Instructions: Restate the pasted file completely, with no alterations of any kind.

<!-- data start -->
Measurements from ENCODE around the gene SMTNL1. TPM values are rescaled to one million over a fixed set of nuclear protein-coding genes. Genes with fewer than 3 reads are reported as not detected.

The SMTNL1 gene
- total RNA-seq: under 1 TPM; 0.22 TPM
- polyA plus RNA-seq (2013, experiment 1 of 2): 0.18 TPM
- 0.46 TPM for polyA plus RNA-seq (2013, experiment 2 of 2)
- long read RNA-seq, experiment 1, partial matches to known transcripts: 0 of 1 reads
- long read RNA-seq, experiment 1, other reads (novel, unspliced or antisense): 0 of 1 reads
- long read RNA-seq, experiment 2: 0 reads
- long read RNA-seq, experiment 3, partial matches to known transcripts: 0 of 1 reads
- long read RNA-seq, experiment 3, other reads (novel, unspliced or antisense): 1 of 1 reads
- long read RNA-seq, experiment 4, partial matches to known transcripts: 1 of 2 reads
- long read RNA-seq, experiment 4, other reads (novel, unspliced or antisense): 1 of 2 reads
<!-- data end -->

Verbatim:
Measurements from ENCODE around the gene SMTNL1. TPM values are rescaled to one million over a fixed set of nuclear protein-coding genes. Genes with fewer than 3 reads are reported as not detected.

The SMTNL1 gene
- total RNA-seq: under 1 TPM; 0.22 TPM
- polyA plus RNA-seq (2013, experiment 1 of 2): 0.18 TPM
- 0.46 TPM for polyA plus RNA-seq (2013, experiment 2 of 2)
- long read RNA-seq, experiment 1, partial matches to known transcripts: 0 of 1 reads
- long read RNA-seq, experiment 1, other reads (novel, unspliced or antisense): 0 of 1 reads
- long read RNA-seq, experiment 2: 0 reads
- long read RNA-seq, experiment 3, partial matches to known transcripts: 0 of 1 reads
- long read RNA-seq, experiment 3, other reads (novel, unspliced or antisense): 1 of 1 reads
- long read RNA-seq, experiment 4, partial matches to known transcripts: 1 of 2 reads
- long read RNA-seq, experiment 4, other reads (novel, unspliced or antisense): 1 of 2 reads